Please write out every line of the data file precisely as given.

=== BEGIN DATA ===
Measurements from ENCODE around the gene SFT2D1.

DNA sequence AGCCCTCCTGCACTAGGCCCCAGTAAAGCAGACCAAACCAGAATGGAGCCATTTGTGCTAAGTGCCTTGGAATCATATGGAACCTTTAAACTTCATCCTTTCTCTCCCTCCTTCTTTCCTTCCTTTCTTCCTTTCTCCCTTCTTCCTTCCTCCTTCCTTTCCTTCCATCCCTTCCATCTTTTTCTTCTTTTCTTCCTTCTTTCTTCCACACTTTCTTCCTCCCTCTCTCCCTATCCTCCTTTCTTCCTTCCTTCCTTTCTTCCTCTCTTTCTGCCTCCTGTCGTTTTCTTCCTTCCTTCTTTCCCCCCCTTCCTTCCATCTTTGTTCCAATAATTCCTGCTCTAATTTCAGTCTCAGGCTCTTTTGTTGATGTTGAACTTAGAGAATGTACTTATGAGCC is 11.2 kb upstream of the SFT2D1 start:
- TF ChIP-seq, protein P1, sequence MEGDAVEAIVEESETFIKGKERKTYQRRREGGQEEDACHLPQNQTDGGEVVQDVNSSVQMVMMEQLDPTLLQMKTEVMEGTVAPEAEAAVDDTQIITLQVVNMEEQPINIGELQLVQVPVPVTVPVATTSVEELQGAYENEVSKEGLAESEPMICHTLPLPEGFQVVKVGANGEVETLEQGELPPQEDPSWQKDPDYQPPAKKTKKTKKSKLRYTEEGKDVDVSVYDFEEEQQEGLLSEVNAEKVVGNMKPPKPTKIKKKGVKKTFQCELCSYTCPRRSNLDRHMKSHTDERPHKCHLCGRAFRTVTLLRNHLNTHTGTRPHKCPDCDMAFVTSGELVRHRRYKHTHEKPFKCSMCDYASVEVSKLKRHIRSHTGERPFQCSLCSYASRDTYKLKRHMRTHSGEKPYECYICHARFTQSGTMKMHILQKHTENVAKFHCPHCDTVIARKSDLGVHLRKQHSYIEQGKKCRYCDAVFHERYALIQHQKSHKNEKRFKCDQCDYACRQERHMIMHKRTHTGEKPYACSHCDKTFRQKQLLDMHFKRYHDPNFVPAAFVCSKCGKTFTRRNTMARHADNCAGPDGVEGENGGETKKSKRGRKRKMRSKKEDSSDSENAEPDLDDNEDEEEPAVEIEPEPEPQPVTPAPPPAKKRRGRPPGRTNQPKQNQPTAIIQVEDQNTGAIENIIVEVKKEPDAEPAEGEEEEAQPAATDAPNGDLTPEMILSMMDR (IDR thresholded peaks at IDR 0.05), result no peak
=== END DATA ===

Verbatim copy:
Measurements from ENCODE around the gene SFT2D1.

DNA sequence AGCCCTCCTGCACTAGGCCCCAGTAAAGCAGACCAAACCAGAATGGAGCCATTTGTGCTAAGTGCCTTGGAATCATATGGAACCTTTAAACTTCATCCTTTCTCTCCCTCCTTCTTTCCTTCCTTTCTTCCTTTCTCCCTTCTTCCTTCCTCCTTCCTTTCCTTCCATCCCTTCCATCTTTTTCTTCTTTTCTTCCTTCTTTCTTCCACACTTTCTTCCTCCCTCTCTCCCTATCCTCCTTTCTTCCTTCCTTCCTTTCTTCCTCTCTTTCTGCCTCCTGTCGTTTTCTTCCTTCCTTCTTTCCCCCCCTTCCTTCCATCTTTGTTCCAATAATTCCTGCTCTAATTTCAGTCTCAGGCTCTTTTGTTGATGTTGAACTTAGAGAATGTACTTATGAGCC is 11.2 kb upstream of the SFT2D1 start:
- TF ChIP-seq, protein P1, sequence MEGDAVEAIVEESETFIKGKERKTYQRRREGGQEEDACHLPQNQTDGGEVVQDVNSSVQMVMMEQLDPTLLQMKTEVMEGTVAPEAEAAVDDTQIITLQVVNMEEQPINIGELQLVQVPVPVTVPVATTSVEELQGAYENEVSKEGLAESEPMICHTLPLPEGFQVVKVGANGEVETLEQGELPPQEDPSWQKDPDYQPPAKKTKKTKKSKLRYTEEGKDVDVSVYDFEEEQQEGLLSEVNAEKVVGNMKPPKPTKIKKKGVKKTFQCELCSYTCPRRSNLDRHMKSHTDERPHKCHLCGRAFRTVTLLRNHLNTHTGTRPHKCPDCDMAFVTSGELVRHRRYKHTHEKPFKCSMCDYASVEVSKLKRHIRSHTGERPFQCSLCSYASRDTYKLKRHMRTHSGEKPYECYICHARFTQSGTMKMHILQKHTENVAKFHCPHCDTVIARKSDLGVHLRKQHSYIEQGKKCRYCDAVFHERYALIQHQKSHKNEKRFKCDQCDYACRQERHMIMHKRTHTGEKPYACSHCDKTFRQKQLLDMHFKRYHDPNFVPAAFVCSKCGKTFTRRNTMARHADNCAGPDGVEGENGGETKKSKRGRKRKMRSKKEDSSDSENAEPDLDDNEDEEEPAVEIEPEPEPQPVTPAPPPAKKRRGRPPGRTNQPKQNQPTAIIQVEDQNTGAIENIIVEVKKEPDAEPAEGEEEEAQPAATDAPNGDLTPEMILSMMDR (IDR thresholded peaks at IDR 0.05), result no peak